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T1 - Construct Validity and Precision of Different Patient-reported Outcome Measures During Recovery After Upper Extremity Fractures

AU - Jayakumar, Prakash

AU - Teunis, Teun

AU - Vranceanu, Ana Maria

AU - Lamb, Sarah

AU - Williams, Mark

AU - Ring, David

AU - Gwilym, Stephen

PY - 2019/11/1

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N2 - BACKGROUND: Patient perceptions of their limitations after illness and injury can be quantified using patient-reported outcome measures (PROMs). Few studies have assessed construct validity (using correlations and factor analysis) and precision (floor and ceiling effects) of a range of frequently used PROMs longitudinally in a population of patients recovering from common upper extremity fractures according to area (general health, region-specific, or joint-specific measures) and mode of administration (fixed-scale or computer adaptive test). QUESTIONS/PURPOSES: (1) What is the strength of the correlation between different PROMs within 1 week, 2 to 4 weeks and 6 to 9 months after shoulder, elbow, and wrist fractures? (2) Using a factor analysis, what underlying constructs are being measured by these PROMs? (3) Are there strong floor and ceiling effects with these instruments? METHODS: Between January 2016 and August 2016, 734 patients recovering from an isolated shoulder, elbow, or wrist fracture completed physical-limitation PROMs at baseline (the initial office visit after diagnosis in the emergency department), 2 to 4 weeks after injury, and at the final assessment 6 to 9 months after injury. In all, 775 patients were originally approached; 31 patients (4%) declined to participate due to time constraints, four patients died of unrelated illness, and six patients were lost to follow-up. The PROMs included the PROMIS Physical Function (PF, a computer adaptive, general measure of physical function), the PROMIS Upper Extremity (UE, a computer adaptive measure of upper extremity physical function), the QuickDASH (a fixed-scale, region-specific measure), the Oxford Shoulder Score (OSS), the Oxford Elbow Score (OES) and the Patient-rated Wrist Evaluation (PRWE) (a fixed-scale, joint-specific measure), and the EQ-5D-3L (a fixed-scale measure of general health). PROMs were evaluated during recovery for construct validity (using correlations and factor analysis) and precision (using floor and ceiling effects). RESULTS: Physical-limitation PROMs were intercorrelated at all time points, and the correlation strengthened over time (for example, PROMIS UE and QuickDASH at 1 week, r = -0.4665; at 2 to 4 weeks, r = -0.7763; at 6 to 9 months, r = -0.8326; p < 0.001). Factor analysis generated two factors or groupings of PROMs that could be described as capability (perceived ability to perform or engage in activities), and quality of life (an overall sense of health and wellbeing) that varied by time point and fracture type, Joint-specific and general-health PROMs demonstrated high ceiling effects 6 to 9 months after injury and PROMIS PF, PROMIS UE and QuickDASH had no floor or ceiling effects at any time points. CONCLUSIONS: There is a substantial correlation between PROMs that assess physical limitations (based on anatomic region) and general health after upper extremity fractures, and these relationships strengthen during recovery. Regardless of the delivery mode or area of focus, PROMs largely appear to represent two underlying constructs: capability and quality of life. Computer adaptive tests may be favored over fixed-scale measures for their efficiency and limited censoring. LEVEL OF EVIDENCE: Level II, therapeutic study.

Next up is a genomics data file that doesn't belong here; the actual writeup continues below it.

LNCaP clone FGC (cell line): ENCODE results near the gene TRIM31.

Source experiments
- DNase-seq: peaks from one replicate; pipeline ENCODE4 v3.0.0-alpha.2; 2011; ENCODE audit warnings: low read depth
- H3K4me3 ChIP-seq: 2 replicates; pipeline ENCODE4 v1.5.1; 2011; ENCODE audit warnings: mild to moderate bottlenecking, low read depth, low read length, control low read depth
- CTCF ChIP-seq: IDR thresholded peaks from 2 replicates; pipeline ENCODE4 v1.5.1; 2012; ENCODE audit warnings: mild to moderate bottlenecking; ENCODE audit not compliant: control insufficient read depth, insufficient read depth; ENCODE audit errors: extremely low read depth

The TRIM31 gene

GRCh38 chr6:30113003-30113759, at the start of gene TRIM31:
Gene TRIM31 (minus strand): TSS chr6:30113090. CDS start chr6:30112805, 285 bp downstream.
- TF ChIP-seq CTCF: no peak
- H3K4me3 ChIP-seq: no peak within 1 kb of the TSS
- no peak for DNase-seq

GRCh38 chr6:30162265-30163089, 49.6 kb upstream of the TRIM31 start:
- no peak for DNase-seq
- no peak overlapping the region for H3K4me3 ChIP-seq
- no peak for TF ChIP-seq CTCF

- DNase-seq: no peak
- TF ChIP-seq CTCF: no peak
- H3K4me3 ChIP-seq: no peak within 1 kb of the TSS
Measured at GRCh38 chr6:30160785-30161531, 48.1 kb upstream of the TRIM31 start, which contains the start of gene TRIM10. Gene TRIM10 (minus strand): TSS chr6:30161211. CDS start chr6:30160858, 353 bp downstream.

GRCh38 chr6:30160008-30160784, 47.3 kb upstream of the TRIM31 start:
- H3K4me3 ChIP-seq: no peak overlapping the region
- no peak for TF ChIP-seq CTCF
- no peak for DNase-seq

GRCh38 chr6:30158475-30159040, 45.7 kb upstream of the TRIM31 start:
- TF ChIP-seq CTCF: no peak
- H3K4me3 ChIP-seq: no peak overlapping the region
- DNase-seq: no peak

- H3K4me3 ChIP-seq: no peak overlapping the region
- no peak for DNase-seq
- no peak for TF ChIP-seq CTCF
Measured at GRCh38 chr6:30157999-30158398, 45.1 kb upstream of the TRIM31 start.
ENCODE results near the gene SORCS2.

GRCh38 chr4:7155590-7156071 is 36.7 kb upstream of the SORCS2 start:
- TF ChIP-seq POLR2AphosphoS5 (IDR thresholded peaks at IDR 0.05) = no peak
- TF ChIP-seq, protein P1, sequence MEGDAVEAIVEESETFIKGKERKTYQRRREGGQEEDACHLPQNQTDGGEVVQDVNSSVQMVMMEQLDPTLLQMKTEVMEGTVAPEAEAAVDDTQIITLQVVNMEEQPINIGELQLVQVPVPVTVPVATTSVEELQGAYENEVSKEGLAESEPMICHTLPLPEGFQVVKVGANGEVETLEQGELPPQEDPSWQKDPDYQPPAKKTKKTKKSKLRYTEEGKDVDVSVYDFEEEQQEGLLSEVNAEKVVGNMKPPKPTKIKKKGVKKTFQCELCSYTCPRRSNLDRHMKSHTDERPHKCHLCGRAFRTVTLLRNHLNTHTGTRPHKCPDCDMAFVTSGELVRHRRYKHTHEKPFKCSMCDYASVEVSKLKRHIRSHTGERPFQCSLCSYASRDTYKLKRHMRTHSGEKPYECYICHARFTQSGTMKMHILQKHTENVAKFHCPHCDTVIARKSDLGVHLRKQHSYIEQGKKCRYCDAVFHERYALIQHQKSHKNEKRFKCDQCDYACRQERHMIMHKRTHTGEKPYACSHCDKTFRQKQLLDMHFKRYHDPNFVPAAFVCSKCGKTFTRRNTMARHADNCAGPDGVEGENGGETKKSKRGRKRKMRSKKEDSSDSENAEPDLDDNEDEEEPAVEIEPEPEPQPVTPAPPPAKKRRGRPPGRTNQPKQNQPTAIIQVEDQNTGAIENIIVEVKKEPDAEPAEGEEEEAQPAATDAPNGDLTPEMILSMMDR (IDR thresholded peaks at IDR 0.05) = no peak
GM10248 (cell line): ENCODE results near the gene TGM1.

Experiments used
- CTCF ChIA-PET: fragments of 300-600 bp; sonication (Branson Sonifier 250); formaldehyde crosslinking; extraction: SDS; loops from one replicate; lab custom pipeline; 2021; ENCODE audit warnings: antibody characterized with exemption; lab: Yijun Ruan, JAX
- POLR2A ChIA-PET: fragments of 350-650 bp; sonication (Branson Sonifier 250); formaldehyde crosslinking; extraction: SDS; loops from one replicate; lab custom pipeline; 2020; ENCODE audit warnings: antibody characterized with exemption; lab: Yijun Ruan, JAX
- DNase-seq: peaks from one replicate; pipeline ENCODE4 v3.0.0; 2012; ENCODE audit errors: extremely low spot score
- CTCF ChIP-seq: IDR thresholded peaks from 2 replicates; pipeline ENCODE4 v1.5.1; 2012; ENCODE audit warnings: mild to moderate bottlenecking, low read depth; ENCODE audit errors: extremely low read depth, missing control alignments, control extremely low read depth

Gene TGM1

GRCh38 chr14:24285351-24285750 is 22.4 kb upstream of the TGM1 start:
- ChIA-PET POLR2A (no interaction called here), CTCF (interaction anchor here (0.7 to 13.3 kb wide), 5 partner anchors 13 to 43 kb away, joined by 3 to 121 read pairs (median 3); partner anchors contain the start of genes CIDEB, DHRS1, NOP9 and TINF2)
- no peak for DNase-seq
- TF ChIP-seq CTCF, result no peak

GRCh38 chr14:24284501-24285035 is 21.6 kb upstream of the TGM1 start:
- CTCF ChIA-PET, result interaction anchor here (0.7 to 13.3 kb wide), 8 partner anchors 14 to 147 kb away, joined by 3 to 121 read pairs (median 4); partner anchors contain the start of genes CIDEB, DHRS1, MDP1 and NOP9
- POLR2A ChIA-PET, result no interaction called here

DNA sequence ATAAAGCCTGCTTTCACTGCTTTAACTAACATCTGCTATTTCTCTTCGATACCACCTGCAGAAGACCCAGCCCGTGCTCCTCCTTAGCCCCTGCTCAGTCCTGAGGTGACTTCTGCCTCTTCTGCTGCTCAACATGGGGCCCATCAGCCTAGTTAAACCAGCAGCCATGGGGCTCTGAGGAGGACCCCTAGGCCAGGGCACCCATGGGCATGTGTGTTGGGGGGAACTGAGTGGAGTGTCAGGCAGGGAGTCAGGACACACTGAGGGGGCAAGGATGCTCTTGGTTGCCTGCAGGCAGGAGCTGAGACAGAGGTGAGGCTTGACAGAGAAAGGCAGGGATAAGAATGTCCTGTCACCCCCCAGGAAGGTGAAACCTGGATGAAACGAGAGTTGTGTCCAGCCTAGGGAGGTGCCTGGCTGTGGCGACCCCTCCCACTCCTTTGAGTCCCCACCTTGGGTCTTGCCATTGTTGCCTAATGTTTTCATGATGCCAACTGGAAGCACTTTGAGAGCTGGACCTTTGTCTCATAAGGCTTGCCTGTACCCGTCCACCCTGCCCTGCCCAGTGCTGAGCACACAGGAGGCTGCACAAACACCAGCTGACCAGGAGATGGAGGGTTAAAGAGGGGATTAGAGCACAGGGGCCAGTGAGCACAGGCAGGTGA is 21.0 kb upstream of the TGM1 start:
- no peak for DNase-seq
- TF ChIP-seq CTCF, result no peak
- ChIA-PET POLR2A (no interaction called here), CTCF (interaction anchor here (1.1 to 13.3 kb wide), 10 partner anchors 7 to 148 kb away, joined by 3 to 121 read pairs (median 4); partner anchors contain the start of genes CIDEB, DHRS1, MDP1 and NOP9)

AB - BACKGROUND: Patient perceptions of their limitations after illness and injury can be quantified using patient-reported outcome measures (PROMs). Few studies have assessed construct validity (using correlations and factor analysis) and precision (floor and ceiling effects) of a range of frequently used PROMs longitudinally in a population of patients recovering from common upper extremity fractures according to area (general health, region-specific, or joint-specific measures) and mode of administration (fixed-scale or computer adaptive test). QUESTIONS/PURPOSES: (1) What is the strength of the correlation between different PROMs within 1 week, 2 to 4 weeks and 6 to 9 months after shoulder, elbow, and wrist fractures? (2) Using a factor analysis, what underlying constructs are being measured by these PROMs? (3) Are there strong floor and ceiling effects with these instruments? METHODS: Between January 2016 and August 2016, 734 patients recovering from an isolated shoulder, elbow, or wrist fracture completed physical-limitation PROMs at baseline (the initial office visit after diagnosis in the emergency department), 2 to 4 weeks after injury, and at the final assessment 6 to 9 months after injury. In all, 775 patients were originally approached; 31 patients (4%) declined to participate due to time constraints, four patients died of unrelated illness, and six patients were lost to follow-up. The PROMs included the PROMIS Physical Function (PF, a computer adaptive, general measure of physical function), the PROMIS Upper Extremity (UE, a computer adaptive measure of upper extremity physical function), the QuickDASH (a fixed-scale, region-specific measure), the Oxford Shoulder Score (OSS), the Oxford Elbow Score (OES) and the Patient-rated Wrist Evaluation (PRWE) (a fixed-scale, joint-specific measure), and the EQ-5D-3L (a fixed-scale measure of general health). PROMs were evaluated during recovery for construct validity (using correlations and factor analysis) and precision (using floor and ceiling effects). RESULTS: Physical-limitation PROMs were intercorrelated at all time points, and the correlation strengthened over time (for example, PROMIS UE and QuickDASH at 1 week, r = -0.4665; at 2 to 4 weeks, r = -0.7763; at 6 to 9 months, r = -0.8326; p < 0.001). Factor analysis generated two factors or groupings of PROMs that could be described as capability (perceived ability to perform or engage in activities), and quality of life (an overall sense of health and wellbeing) that varied by time point and fracture type, Joint-specific and general-health PROMs demonstrated high ceiling effects 6 to 9 months after injury and PROMIS PF, PROMIS UE and QuickDASH had no floor or ceiling effects at any time points. CONCLUSIONS: There is a substantial correlation between PROMs that assess physical limitations (based on anatomic region) and general health after upper extremity fractures, and these relationships strengthen during recovery. Regardless of the delivery mode or area of focus, PROMs largely appear to represent two underlying constructs: capability and quality of life. Computer adaptive tests may be favored over fixed-scale measures for their efficiency and limited censoring. LEVEL OF EVIDENCE: Level II, therapeutic study.